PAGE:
We integrated a combination of biogeochemical, isotopic, microbiological, and molecular approaches to analyze the SLM composite sediment profile and test the hypothesis that microbial assemblages are differentially structured among the lithologic units and contemporary biodiversity is regulated by the mineralization of relict marine OM. We further investigated variation in and correlations of microbes and their extracellular polymeric substances (EPS) with downcore physical and geochemical gradients in the sediment column. Stable isotopic analysis of EPS-carbon was carried out to constrain the assimilatory carbon sources of microbes in the sediment. From these data, we infer compositional and biogeochemical features of the contemporary microbial community in the lake sediments. Furthermore, we analyzed microbial assemblages in sediments predating the formation of SLM (subglacial diamict), compared their similarity to those observed in sediments from the marine side of the grounding zone, and explore the possibility that they were deposited during alternating migration phases of WAIS grounding line. One advantage of the 16S rRNA gene dataset from SLM is that it facilitates direct comparison with data obtained during previous studies of SLW [6, 8] and the Whillans Grounding Zone (WGZ; [20]). A key finding from the meta-analysis is the similarity among the community structures and taxa in surficial sediments from SLM to those documented at SLW. Based on these observations and evolutionarily relatedness in microbial populations between the lakes, we examine the possibility that WAIS hosts a subglacial metacommunity that is biogeochemically and evolutionary linked through material transport and ice sheet dynamics.

Materials and methods

Sampling of SLM and sediment core characterization

SLM is located beneath the downstream portion of Mercer Ice Stream at its confluence with Whillans Ice Stream and was sampled at a location (84.640287° S, 149.501340° W) near the center of the lake (see the site description in the Supplementary Information). On 26 December 2018, a ~0.4 m diameter borehole made through 1087 m of ice was completed to access the lake [13] using environmentally clean hot water drilling [5, 21,22,23] and deployment procedures [24]. The access borehole was maintained for eight days of subglacial lake water column and sediment sampling (Supplementary Information). Information on the sediment cores and samples used in this study are provided in Table S1 and compiled data across samples are detailed in Supplementary Data File 1 based on the composite depth scale (Supplementary Information).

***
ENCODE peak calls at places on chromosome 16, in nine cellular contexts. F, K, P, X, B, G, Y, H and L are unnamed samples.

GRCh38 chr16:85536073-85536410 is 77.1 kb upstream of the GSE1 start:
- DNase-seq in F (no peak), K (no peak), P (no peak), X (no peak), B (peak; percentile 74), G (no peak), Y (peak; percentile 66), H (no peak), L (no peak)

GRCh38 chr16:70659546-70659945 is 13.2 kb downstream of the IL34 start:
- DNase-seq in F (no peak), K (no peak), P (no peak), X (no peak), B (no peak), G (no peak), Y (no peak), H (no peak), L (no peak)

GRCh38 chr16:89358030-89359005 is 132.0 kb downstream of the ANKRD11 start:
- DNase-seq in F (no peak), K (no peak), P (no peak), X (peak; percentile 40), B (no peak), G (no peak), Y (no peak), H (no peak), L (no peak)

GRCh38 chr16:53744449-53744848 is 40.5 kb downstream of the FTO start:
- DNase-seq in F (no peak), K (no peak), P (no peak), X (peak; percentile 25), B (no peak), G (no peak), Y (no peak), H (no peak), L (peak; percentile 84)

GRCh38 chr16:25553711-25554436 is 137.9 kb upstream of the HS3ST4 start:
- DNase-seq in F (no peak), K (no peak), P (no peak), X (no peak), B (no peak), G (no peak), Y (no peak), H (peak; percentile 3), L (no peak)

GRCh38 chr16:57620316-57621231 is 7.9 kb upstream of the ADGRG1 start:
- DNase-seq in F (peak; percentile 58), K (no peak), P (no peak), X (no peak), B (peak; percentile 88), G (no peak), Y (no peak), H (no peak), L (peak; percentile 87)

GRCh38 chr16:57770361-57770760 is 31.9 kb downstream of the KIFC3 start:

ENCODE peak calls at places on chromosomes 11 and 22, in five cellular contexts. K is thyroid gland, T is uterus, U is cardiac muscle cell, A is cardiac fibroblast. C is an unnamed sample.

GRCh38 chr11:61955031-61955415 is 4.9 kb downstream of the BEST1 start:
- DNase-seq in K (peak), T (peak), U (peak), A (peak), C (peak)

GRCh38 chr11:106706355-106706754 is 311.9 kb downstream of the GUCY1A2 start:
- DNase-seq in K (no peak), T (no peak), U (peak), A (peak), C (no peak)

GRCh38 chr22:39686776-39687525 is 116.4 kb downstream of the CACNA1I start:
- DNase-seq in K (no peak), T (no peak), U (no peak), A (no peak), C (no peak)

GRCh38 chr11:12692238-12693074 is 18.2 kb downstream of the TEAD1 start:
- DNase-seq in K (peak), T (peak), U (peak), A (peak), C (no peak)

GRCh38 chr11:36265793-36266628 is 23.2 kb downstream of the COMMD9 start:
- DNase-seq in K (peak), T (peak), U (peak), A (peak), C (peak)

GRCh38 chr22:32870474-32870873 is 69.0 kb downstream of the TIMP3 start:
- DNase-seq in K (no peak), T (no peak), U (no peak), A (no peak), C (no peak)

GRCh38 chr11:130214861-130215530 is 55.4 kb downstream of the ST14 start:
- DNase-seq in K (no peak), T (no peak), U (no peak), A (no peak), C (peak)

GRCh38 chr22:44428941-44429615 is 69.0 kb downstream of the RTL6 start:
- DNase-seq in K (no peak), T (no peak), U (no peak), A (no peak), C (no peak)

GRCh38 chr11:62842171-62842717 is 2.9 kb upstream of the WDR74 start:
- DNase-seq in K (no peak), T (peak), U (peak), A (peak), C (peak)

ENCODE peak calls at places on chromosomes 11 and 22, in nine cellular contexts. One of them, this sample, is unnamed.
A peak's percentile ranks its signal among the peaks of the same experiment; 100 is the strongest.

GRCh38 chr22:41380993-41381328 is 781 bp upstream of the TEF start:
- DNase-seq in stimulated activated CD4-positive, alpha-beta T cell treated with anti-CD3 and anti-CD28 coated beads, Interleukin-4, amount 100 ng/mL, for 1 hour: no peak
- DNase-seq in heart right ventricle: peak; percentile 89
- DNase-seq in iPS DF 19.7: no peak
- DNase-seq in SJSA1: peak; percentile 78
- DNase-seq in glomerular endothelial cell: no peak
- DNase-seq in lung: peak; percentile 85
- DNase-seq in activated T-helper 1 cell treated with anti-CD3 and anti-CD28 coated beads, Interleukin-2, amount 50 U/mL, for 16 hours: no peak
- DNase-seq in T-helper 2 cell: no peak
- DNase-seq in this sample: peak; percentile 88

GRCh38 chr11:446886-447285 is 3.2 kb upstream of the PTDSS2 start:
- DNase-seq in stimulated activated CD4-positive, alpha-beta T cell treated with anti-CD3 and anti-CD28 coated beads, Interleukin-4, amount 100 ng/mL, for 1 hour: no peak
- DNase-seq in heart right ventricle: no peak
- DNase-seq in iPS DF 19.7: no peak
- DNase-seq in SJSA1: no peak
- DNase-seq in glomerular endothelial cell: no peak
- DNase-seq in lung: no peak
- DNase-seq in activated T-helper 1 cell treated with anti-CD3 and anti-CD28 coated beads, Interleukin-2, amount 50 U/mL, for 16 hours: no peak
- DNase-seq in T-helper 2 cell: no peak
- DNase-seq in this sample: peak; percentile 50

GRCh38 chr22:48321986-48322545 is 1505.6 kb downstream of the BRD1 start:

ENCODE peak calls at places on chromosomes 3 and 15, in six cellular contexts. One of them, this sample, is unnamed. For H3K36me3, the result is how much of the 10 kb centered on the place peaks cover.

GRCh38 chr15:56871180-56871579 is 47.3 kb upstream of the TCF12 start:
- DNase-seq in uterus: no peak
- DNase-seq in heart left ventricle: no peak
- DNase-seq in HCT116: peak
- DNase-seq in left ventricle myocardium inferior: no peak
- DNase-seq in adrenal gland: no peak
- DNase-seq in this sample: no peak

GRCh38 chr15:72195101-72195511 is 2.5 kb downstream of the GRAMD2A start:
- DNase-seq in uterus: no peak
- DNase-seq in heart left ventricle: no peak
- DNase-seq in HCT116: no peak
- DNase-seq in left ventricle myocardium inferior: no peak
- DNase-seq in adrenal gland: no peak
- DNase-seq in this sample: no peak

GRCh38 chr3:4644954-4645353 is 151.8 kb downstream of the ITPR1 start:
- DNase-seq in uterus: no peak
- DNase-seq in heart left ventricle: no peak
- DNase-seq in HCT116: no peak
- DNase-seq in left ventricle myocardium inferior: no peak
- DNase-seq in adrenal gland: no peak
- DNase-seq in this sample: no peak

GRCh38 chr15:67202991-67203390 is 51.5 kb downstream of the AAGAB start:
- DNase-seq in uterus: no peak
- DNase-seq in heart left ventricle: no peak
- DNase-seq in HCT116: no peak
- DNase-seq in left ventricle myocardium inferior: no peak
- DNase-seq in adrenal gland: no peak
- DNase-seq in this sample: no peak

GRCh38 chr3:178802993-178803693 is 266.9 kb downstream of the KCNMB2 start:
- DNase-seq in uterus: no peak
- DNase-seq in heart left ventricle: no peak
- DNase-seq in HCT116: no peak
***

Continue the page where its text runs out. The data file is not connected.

Whole-core computed tomography (CT) scans, magnetic susceptibility, and bulk elemental composition [i.e., derived from Geotek standard multi-sensor core logging and ITRAX X-ray fluorescence (XRF)] provided non-destructive analyses of downcore variations in SLM sediments to guide core sampling (Supplementary Information). Peaks in magnetic susceptibility, fractional porosity, and XRF data were correlated to generate a composite depth scale that stratigraphically aligned depths from all cores recovered, facilitating comparison of physical, geochemical, isotopic, and microbiological data collected in samples from the 2.06 m profile (Supplementary Information). All data are reported on a dry weight basis per gram of sediment.

Extraction of cells and EPS from sediment

Cells were extracted and separated from sediment particles by Nycodenz density gradient centrifugation [25, 26] and enumerated via epifluorescence microscopy (Supplementary Information). EPS were extracted from sediment and water column samples in 50 mM EDTA based on previous methods [27,28,29] (Supplementary Information). The carbohydrate component of the EPS was quantified using UV spectrophotometry [30]; DNA that co-extracted with EPS (EPS-DNA) was quantified using the Qubit™ dsDNA HS Assay Kit (Invitrogen), and co-extracted protein was measured using the Qubit™ Protein BR Assay Kit. The methods for preparing samples of EPS for scanning transmission X-ray spectroscopy (STXM) [31,32,33,34] and excitation-emission matrices (EEMs) fluorescence spectrometry are described in the Supplementary Information.

Geochemical and isotope analysis